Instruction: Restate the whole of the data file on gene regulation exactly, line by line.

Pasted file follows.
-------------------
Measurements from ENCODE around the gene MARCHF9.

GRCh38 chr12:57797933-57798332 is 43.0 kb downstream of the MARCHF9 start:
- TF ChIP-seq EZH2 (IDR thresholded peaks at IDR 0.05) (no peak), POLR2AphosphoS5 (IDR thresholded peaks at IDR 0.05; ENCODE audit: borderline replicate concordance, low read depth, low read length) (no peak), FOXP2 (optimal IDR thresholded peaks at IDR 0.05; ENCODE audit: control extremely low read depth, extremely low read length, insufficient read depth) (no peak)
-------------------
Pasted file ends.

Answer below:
Measurements from ENCODE around the gene MARCHF9.

GRCh38 chr12:57797933-57798332 is 43.0 kb downstream of the MARCHF9 start:
- TF ChIP-seq EZH2 (IDR thresholded peaks at IDR 0.05) (no peak), POLR2AphosphoS5 (IDR thresholded peaks at IDR 0.05; ENCODE audit: borderline replicate concordance, low read depth, low read length) (no peak), FOXP2 (optimal IDR thresholded peaks at IDR 0.05; ENCODE audit: control extremely low read depth, extremely low read length, insufficient read depth) (no peak)